The thyroid gland, which is located low in the neck of elderly people, often beneath the sternum, is examined for enlargement and nodules.
Carotid bruits due to transmitted heart murmurs can be differentiated from those due to carotid artery stenosis by moving the stethoscope up the neck: A transmitted heart murmur becomes softer; the bruit of carotid artery stenosis becomes louder. Bruits due to carotid artery stenosis suggest systemic atherosclerosis. Whether asymptomatic patients with carotid bruits require evaluation or treatment for cerebrovascular disease is unclear.
The neck is checked for flexibility. Resistance to passive flexion, extension, and lateral rotation may indicate a cervical spine disorder. Resistance to flexion and extension can also occur in patients with meningitis, but unless meningitis is accompanied by a cervical spine disorder, the neck can be rotated passively from side to side without resistance.
Chest and Back
All areas of the lungs are examined by percussion and auscultation. Basilar rales may be heard in the lungs of healthy patients but should disappear after patients take a few deep breaths. The extent of respiratory excursions (movement of the diaphragm and ability to expand the chest) should be noted.
The back is examined for scoliosis and tenderness. Severe low back, hip, and leg pain with marked sacral tenderness may indicate spontaneous osteoporotic fractures of the sacrum, which can occur in elderly patients.
In men and women, the breasts should be examined annually for irregularities and nodules. For women, monthly self-examinations are also recommended, as is annual screening mammography, especially for women who have a family history of breast cancer. If nipples are retracted, pressure should be applied around the nipples; pressure everts the nipples when retraction is due to aging but not when it is due to an underlying lesion.
Heart size can usually be assessed by palpating the apex. However, displacement caused by kyphoscoliosis may make assessment difficult.
Auscultation should be done systematically. In elderly patients, a systolic murmur most commonly indicates
Aortic valve sclerosis: Typically, this murmur is not hemodynamically significant, although risk of stroke may be increased. It peaks early during systole and is rarely heard in the carotid arteries.
However, systolic murmurs may be due to other disorders, which should be identified:
Aortic valve stenosis: This murmur, in contrast to that of aortic valve sclerosis, typically peaks later during systole, is transmitted to the carotid arteries, and is loud (greater than grade 2); the 2nd heart sound is dampened, pulse pressure is narrow, and the carotid upstroke is slowed. However, in elderly patients, the murmur of aortic valve stenosis may be difficult to identify because it may be softer, a 2nd heart sound is rarely audible, and narrow pulse pressures are uncommon. Also, in many elderly patients with aortic valve stenosis, the carotid upstroke does not slow because vascular compliance is diminished.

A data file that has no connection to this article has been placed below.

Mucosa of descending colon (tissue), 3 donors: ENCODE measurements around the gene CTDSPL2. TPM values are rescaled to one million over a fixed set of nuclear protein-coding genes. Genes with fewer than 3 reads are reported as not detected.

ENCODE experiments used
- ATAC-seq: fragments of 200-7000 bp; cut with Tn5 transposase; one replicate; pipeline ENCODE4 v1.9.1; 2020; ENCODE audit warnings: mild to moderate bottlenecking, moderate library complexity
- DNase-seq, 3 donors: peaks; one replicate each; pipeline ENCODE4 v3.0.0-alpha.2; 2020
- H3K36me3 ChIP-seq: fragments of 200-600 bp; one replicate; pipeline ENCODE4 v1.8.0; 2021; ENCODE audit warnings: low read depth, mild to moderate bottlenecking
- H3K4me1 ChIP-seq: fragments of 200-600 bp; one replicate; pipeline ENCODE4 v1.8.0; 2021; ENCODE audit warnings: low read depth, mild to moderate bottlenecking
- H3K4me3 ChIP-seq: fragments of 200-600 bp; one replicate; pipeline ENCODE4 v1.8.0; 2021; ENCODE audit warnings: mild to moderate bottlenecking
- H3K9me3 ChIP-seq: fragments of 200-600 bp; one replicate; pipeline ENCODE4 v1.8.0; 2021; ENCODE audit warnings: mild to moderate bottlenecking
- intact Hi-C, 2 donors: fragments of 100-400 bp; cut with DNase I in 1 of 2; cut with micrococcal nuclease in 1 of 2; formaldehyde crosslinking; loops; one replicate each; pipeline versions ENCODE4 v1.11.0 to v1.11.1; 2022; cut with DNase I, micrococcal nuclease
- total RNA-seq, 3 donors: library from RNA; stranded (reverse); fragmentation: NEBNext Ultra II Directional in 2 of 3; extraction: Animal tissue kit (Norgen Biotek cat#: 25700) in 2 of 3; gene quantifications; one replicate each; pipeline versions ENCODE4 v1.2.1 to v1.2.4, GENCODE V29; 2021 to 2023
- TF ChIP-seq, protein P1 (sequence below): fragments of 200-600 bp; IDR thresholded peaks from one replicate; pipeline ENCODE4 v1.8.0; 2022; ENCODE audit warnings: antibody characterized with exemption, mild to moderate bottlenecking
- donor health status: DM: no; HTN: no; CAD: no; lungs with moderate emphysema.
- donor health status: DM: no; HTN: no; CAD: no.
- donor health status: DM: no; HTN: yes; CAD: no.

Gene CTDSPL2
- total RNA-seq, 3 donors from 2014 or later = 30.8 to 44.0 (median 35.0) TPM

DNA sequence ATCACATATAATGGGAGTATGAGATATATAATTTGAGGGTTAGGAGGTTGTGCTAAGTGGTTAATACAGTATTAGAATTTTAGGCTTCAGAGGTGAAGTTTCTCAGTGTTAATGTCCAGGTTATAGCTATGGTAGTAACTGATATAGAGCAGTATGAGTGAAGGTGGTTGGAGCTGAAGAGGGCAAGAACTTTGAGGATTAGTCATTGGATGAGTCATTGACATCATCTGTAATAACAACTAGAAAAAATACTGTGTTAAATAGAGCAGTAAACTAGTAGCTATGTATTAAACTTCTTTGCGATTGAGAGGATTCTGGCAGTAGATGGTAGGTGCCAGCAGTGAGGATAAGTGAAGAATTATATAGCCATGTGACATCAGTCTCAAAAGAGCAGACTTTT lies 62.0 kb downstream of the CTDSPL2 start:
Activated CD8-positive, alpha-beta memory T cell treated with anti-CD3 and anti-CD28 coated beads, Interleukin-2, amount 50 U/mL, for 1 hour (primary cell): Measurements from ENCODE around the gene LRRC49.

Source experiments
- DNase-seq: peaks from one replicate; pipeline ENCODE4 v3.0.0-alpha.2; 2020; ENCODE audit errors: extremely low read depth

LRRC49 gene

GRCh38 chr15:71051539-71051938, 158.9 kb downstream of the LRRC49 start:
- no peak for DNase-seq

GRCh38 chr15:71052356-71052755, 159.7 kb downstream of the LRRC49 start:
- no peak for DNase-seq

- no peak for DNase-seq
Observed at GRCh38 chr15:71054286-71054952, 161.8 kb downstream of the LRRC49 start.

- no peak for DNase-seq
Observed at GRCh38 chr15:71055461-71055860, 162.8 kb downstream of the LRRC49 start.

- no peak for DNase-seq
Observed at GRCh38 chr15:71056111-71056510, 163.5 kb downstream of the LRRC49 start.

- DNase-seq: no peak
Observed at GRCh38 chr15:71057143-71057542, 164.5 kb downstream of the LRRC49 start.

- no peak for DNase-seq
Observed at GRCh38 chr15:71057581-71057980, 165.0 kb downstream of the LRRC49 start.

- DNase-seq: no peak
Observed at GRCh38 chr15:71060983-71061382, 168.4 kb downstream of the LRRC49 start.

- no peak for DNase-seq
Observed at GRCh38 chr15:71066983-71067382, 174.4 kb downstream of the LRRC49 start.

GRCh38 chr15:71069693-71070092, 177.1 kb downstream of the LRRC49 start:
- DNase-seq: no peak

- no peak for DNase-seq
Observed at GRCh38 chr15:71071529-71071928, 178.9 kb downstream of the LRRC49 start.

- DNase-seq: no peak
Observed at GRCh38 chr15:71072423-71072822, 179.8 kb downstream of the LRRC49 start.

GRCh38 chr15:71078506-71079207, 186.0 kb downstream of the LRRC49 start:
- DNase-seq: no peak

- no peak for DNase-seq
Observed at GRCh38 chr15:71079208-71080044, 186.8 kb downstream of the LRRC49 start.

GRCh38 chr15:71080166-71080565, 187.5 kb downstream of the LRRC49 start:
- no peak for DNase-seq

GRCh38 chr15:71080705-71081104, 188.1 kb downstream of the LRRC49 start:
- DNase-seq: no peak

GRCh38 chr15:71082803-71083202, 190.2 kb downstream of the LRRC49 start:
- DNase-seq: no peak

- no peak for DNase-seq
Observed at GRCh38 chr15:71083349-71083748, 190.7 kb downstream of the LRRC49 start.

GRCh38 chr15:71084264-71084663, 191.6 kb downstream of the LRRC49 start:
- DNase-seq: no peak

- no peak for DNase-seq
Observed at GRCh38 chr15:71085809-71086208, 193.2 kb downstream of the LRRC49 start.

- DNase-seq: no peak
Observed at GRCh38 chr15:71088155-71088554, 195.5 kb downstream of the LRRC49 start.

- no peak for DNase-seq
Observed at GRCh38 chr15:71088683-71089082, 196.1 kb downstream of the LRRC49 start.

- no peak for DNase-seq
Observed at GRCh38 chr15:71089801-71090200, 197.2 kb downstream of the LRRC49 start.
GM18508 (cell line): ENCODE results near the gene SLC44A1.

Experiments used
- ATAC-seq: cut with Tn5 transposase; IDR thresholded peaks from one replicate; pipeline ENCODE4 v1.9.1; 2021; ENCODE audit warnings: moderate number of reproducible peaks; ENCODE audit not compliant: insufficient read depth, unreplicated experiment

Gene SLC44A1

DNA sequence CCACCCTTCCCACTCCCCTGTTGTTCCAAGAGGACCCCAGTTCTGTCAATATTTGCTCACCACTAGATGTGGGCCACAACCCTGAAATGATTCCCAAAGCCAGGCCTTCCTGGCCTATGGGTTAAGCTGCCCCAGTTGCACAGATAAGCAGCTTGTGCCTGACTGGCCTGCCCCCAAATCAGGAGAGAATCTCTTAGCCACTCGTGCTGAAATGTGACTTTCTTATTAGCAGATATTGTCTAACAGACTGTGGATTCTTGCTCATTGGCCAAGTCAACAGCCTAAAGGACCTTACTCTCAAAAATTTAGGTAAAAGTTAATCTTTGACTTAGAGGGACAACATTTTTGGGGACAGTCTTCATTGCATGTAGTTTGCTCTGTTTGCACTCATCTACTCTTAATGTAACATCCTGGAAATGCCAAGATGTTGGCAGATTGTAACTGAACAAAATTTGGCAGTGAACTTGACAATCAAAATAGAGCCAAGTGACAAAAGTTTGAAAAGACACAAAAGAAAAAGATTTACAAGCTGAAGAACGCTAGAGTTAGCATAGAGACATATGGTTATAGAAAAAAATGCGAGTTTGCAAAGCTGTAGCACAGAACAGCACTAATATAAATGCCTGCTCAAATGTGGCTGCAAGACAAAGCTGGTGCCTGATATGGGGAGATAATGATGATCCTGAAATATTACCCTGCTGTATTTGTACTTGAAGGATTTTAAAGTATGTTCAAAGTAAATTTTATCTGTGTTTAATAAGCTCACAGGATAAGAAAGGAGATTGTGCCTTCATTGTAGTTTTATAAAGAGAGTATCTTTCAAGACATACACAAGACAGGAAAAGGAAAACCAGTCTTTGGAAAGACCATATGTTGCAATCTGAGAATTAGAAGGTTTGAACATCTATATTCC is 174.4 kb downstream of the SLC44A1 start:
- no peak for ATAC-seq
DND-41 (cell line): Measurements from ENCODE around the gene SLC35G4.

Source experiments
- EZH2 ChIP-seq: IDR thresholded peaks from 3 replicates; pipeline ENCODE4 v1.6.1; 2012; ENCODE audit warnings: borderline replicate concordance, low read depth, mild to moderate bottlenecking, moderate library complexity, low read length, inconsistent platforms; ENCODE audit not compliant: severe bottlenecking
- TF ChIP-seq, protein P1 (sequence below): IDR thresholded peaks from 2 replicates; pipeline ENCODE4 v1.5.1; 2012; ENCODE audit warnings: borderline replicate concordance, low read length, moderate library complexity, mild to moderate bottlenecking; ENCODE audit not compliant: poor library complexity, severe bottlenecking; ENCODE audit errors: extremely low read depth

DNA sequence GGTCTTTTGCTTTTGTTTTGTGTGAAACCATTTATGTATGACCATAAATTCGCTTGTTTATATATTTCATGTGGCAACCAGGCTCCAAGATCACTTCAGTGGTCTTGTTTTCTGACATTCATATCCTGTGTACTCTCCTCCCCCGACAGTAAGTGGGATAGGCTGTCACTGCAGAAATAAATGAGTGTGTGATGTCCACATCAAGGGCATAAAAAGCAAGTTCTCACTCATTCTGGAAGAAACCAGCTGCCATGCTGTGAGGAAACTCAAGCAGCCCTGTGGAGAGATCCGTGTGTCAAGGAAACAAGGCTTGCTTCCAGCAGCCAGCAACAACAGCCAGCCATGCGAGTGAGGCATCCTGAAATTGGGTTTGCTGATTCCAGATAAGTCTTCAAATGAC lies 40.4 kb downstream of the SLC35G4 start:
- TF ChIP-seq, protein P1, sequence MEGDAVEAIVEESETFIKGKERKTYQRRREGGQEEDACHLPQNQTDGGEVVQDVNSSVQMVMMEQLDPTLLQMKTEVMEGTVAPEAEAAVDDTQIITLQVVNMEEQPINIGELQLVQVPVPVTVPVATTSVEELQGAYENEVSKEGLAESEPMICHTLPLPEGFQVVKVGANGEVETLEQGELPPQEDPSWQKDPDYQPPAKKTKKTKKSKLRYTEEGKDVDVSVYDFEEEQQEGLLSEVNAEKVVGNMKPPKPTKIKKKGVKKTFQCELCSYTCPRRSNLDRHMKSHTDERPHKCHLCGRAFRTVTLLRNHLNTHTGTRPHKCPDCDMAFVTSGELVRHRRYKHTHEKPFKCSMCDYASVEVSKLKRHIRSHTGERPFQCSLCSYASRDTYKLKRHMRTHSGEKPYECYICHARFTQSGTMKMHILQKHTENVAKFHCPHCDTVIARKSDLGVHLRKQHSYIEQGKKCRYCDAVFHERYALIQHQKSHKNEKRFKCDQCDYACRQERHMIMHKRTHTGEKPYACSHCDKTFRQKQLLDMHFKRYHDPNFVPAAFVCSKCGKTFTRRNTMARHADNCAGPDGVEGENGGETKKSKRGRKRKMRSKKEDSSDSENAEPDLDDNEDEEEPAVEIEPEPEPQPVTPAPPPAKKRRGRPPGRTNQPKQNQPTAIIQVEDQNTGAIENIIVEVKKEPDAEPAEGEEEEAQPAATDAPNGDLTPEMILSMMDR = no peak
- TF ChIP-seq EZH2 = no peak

Mitral regurgitation: This murmur is usually loudest at the apex and radiates to the axilla.
Hypertrophic obstructive cardiomyopathy: This murmur intensifies when patients do a Valsalva maneuver.
Fourth heart sounds are common among elderly people without evidence of a cardiovascular disorder and are commonly absent among elderly people with evidence of a cardiovascular disorder. Diastolic murmurs are abnormal in people of any age. Unexplained and asymptomatic sinus bradycardia in apparently healthy elderly people may not be clinically important.
If new neurologic or cardiovascular symptoms develop in patients with a pacemaker, evaluation for variable heart sounds, murmurs, and pulses and for hypotension and heart failure is required. These symptoms and signs may be due to loss of atrioventricular synchrony.
The abdomen is palpated to check for weak abdominal muscles, which are common among elderly people and which may result in hernias. Most abdominal aortic aneurysms are palpable as a pulsatile mass; however, only their lateral width can be assessed during physical examination. In some patients (particularly thin ones), a normal aorta is palpable, but the vessel and pulsations do not extend laterally. Screening ultrasonography of the aorta is recommended for all older men who have ever smoked. The liver and spleen are palpated for enlargement. Frequency and quality of bowel sounds are checked, and the suprapubic area is percussed for tenderness, discomfort, and evidence of urinary retention.
The anorectal area is examined externally for fissures, hemorrhoids, and other lesions. Sensation and the anal wink reflex are tested. A digital rectal examination (DRE) to detect a mass, stricture, tenderness, or fecal impaction is done in men and women. Fecal occult blood testing is also done.
Male GU System
The prostate gland is palpated for nodules, tenderness, and consistency. Estimating prostate size by DRE is inaccurate, and size does not correlate with urethral obstruction; however, DRE provides a qualitative evaluation.